In “Separation” above we again see a man and a woman, together on canvas yet painfully and deeply alone, drifting into opposite directions, aimlessly like paper boats on the lake. His dark eyelids are closed, his mouth mute. Her long hair seems to be flying in the wind, caressing his shoulder, stirring the silence with its murmur, mingling with the sweet nocturnal air. The striking titles of many of Munch’s paintings point at his desire to portray the whole range of different emotions and states: separation, loneliness, fear, anguish, consolation, pain…

Connecting love with pain, and ultimately loneliness, is a theme often exploited in the world of art and poetry, but Edvard Munch and his contemporaries in the decadent and spiritually rotting society of fin de scle had a particular penchant for it, to the point of rejecting love or a lover. In his youth, Munch was shy and reticent, not much is known about his relationships with women apart from the fact that they brought bitter disappointments, and he tended to fear any signs of affection or closeness because they most certainly carried anguish with them. Holdin again writes: “Love turned into distrust of woman. When Nietzsche spoke of love he saw it as the eternal war, the mortal hatred between the sexes. ‘Man fears woman when he loves, he fears her when he hates.”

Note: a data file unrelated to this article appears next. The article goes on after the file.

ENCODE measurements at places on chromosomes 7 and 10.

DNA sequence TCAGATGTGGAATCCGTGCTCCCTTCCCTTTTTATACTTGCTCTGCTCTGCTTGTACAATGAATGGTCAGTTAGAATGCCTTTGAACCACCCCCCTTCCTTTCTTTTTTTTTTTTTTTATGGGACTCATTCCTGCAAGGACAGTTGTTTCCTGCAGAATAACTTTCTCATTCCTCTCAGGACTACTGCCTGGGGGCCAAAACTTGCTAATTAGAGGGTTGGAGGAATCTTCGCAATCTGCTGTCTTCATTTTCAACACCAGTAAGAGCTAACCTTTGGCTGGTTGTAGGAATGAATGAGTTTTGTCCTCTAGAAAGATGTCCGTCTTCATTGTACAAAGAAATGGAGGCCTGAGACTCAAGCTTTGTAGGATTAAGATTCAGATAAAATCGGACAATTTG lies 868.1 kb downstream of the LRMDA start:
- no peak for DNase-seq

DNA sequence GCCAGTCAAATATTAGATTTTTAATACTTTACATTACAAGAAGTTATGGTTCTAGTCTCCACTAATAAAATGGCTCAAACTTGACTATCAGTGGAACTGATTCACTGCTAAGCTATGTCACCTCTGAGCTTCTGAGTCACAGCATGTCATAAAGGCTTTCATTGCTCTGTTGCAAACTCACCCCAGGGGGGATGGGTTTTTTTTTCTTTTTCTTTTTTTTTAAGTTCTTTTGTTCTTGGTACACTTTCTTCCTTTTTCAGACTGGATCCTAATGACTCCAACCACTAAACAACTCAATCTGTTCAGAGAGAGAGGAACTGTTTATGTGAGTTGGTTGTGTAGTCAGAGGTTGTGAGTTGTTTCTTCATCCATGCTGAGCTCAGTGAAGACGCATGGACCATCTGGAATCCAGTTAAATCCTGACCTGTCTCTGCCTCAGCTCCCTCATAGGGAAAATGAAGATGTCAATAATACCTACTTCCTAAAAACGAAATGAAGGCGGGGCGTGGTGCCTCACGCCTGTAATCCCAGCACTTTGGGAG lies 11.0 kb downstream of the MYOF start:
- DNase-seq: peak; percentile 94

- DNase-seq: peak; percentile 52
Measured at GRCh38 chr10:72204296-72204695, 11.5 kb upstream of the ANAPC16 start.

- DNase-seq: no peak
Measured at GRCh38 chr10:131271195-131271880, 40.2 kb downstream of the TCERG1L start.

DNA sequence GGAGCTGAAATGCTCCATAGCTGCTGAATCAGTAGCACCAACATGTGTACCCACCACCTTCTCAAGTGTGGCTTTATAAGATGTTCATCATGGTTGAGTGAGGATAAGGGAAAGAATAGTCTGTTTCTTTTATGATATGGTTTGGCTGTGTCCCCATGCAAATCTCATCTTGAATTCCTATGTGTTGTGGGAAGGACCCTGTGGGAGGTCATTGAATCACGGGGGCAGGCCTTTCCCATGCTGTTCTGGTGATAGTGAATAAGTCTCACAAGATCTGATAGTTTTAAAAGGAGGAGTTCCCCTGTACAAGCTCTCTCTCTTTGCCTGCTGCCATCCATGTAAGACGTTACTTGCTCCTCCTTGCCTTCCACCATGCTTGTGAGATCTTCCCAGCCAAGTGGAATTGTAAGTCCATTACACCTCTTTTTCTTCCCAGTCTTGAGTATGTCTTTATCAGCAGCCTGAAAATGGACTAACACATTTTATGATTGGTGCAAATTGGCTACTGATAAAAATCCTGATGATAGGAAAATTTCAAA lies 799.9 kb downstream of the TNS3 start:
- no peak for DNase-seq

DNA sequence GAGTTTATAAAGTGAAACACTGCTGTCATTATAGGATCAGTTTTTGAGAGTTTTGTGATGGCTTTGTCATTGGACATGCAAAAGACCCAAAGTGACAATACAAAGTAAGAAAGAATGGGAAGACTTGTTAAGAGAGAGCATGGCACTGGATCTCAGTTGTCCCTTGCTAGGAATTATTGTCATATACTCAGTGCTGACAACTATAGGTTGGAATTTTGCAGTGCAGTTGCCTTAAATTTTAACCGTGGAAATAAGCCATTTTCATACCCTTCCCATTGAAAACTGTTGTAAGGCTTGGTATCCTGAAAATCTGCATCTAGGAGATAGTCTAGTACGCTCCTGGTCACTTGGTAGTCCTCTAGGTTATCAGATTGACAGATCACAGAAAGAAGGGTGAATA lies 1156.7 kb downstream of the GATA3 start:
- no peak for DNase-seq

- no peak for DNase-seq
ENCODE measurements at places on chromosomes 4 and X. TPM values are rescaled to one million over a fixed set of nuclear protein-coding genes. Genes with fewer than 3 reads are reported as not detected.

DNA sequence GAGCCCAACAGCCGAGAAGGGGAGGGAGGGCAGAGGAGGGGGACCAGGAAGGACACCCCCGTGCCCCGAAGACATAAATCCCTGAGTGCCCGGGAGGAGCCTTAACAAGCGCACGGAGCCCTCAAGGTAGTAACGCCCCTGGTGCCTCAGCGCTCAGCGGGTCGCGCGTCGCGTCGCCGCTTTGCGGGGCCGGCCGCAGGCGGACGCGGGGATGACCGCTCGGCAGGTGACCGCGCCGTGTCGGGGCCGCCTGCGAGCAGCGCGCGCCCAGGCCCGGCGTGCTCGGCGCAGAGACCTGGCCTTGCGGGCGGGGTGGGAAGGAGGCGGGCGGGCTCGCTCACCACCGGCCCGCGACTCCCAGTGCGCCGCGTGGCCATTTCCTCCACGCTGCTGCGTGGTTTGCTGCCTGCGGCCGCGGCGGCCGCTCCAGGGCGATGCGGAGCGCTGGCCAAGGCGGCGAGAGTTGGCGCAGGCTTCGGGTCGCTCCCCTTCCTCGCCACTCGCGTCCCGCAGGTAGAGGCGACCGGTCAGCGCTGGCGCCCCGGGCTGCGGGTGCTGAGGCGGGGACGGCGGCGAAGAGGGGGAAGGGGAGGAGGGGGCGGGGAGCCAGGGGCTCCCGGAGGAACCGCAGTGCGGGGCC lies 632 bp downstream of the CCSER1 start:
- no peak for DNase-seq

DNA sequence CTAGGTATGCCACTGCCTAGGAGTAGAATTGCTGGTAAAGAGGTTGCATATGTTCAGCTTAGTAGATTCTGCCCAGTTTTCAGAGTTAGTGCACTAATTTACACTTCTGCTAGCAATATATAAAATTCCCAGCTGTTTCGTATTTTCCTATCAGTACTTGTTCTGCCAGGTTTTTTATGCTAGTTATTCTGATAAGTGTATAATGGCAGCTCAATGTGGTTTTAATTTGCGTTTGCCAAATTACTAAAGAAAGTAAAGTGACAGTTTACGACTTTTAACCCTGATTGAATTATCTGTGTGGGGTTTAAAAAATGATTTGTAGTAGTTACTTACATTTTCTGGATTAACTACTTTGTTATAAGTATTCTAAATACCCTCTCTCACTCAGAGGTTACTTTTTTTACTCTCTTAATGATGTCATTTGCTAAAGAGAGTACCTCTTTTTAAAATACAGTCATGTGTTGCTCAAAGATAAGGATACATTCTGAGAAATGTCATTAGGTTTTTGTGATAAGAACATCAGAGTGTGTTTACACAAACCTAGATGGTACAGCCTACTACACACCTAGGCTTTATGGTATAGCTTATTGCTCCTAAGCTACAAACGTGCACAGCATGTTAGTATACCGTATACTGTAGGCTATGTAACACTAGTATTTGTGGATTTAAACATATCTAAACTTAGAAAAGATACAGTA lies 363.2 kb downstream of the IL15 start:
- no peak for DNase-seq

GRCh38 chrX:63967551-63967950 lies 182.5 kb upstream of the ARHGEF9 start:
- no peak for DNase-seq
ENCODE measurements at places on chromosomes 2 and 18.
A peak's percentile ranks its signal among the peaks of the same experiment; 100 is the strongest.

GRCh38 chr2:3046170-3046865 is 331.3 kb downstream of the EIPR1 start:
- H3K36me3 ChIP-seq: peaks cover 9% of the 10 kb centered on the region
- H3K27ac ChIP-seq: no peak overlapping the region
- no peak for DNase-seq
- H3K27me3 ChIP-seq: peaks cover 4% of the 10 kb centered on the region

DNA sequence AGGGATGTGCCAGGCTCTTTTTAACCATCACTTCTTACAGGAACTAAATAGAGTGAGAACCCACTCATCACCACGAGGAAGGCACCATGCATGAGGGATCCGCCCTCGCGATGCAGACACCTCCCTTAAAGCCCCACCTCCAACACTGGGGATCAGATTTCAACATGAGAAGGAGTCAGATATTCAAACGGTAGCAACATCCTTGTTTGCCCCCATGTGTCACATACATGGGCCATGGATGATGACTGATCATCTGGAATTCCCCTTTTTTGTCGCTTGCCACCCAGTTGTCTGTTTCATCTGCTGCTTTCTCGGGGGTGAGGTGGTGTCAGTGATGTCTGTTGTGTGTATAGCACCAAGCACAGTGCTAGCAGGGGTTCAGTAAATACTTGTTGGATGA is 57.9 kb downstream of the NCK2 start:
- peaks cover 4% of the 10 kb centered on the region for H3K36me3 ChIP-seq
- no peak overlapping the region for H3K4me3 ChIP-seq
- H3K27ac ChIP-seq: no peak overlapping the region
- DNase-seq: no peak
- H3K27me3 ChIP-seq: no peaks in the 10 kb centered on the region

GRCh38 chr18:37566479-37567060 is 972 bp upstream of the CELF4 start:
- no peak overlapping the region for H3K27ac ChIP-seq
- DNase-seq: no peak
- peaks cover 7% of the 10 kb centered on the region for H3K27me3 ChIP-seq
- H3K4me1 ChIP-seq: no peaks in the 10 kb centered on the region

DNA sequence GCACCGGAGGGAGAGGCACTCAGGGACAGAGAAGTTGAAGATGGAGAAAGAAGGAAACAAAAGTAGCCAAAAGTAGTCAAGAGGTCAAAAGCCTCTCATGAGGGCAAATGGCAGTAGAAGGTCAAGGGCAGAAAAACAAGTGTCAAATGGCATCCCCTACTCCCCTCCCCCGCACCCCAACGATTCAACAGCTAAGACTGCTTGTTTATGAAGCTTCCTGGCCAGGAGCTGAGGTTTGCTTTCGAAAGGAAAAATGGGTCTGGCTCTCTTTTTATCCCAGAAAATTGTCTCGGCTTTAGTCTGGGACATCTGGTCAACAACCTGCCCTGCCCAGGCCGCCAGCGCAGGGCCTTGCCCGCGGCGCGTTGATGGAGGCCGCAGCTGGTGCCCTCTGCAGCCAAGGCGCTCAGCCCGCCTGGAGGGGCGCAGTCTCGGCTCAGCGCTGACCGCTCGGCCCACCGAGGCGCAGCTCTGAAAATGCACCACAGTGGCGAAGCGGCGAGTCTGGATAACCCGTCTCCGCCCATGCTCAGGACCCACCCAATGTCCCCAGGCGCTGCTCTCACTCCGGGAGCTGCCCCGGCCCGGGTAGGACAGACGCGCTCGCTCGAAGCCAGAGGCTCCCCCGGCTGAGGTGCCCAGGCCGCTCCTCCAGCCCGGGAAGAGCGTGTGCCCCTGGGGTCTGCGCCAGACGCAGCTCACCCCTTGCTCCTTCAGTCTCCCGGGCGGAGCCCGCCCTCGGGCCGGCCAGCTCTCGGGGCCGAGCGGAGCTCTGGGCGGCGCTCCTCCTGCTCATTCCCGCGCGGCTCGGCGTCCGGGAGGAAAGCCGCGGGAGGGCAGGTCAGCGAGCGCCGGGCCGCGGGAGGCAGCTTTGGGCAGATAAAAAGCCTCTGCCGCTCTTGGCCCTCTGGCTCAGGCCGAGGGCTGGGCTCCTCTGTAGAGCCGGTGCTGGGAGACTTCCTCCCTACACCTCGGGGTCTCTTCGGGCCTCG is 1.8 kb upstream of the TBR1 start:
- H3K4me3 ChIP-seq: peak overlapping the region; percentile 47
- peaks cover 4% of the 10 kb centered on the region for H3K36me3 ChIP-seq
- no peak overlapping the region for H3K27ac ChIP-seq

Munch was a friend with many writers of the days and he was influenced by their writings and their ideas. Swedish playwright Strindberg was similarly interested in conflicts of love, and in 1897 wrote in his diary: “What is Woman? The enemy of friendship, the inevitable scourge, the necessary evil, the natural temptation, the longed for misfortune, a never ending source of tears, the poor masterpiece of creation in an aspect of dazzling white. Since the first woman contracted with the devil, shall not her daughters do the same? Just as she was created from a crooked rib, so is her entire nature crooked and warped and inclined to evil.

Edvard Munch, Consolation, 1894

Holdin ends his thoughts about the paintings “The Lonely Ones” with a glimpse of hope: “No, Munch does not hate woman, for he realizes that she has to suffer as he suffers himself.” How splendid of him to console us!